iNag for iPhone


Next, you configure iNag's settings on the iPhone. iNag's settings are pretty straightforward. It needs the full URL to the inag.php file, the value for either $ROkey or $RWkey, and the user name and password you'll be using to log into Nagios with iNag, as in the screenshot to the right:

: I highly recommend that you only use HTTPS to talk to Nagios, whether with iNag, or a "regular" Web browser. Depending on how your system is set up, Nagios can give an attacker a wealth of information about what's on your network, what services you're running on your network, and a logical map of your network. While there is encryption support in SNMPv3, there are a lot of platforms out there, such as switches, most printers, wireless access points, routers, and Windows that do support SNMPv3. Many of the Nagios plugins don't encrypt their data either. If you're connecting to Nagios via an unencrypted connection, and someone manages to tap into that, you could give that person a ton of information you'd rather they not have.

Once you've got the setup done (it took me about five minutes), start iNag and go. This brings me to what is my major annoyance with the application: when you first start iNag, the initial screen is not necessarily what your Nagios server sees. To see the current data, you have to hit the refresh button, and it's annoying. If I start iNag, it is a reasonable assumption that as part of that, I want it to talk to my Nagios server, and not make me hit "refresh/reload" just to get initial data. This pattern repeats throughout the application, and it just adds a thin layer of annoyance to things. However, once you hit refresh, you see a nice tactical display that gives you the overall status of what Nagios is monitoring at a glance, as shown to the right.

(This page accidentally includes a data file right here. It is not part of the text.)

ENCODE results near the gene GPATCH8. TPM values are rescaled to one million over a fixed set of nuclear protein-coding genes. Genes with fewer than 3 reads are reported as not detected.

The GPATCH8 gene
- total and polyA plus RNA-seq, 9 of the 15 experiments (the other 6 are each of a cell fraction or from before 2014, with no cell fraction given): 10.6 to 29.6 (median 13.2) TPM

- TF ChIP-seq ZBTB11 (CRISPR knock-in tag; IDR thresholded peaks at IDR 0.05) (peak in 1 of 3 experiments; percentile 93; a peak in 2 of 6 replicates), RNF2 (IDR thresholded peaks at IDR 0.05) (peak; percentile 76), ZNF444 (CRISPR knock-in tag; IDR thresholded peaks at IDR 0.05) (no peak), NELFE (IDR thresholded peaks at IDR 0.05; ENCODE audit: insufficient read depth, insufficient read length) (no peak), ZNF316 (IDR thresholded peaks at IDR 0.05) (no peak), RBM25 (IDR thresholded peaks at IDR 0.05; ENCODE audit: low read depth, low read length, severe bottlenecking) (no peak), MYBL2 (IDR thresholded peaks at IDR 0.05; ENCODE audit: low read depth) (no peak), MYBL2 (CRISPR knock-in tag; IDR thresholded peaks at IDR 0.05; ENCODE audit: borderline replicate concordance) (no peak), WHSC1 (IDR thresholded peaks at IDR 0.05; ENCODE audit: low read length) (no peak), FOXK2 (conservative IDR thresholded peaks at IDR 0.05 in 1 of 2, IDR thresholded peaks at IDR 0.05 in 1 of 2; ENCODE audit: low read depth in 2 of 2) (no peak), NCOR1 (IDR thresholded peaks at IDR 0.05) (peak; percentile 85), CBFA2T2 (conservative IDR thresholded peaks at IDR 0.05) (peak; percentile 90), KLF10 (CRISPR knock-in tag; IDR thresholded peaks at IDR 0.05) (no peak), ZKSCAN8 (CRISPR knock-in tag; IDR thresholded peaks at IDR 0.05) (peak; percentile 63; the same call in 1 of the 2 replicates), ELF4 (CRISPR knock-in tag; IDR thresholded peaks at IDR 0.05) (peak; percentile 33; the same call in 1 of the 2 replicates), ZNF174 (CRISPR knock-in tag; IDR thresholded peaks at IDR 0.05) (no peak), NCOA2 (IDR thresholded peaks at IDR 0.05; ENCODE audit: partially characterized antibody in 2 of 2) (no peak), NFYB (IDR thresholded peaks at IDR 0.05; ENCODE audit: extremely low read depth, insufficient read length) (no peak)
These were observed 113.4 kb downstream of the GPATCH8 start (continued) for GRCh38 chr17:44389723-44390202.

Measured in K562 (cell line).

I scrolled down a bit to show the services more clearly. What's cut off are the number of Ok hosts. However, the overall display is clear. You can see the status of both hosts and servers. (In Nagios-speak, a host is a device on the network, and services run on a device). If you tap on the "Warning" section in Services, you're taken to a display that more clearly tells you what the problem(s) are:

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